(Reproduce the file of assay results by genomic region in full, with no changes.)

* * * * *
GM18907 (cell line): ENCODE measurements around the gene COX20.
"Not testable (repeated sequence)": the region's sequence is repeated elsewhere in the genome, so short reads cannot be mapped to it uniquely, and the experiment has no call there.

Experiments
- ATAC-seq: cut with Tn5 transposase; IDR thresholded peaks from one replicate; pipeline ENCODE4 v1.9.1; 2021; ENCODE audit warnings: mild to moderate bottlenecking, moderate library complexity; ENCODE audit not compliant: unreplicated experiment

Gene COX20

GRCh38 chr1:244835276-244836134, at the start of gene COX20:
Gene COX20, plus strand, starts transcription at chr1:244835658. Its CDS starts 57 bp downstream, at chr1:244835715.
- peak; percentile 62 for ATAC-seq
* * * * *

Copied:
GM18907 (cell line): ENCODE measurements around the gene COX20.
"Not testable (repeated sequence)": the region's sequence is repeated elsewhere in the genome, so short reads cannot be mapped to it uniquely, and the experiment has no call there.

Experiments
- ATAC-seq: cut with Tn5 transposase; IDR thresholded peaks from one replicate; pipeline ENCODE4 v1.9.1; 2021; ENCODE audit warnings: mild to moderate bottlenecking, moderate library complexity; ENCODE audit not compliant: unreplicated experiment

Gene COX20

GRCh38 chr1:244835276-244836134, at the start of gene COX20:
Gene COX20, plus strand, starts transcription at chr1:244835658. Its CDS starts 57 bp downstream, at chr1:244835715.
- peak; percentile 62 for ATAC-seq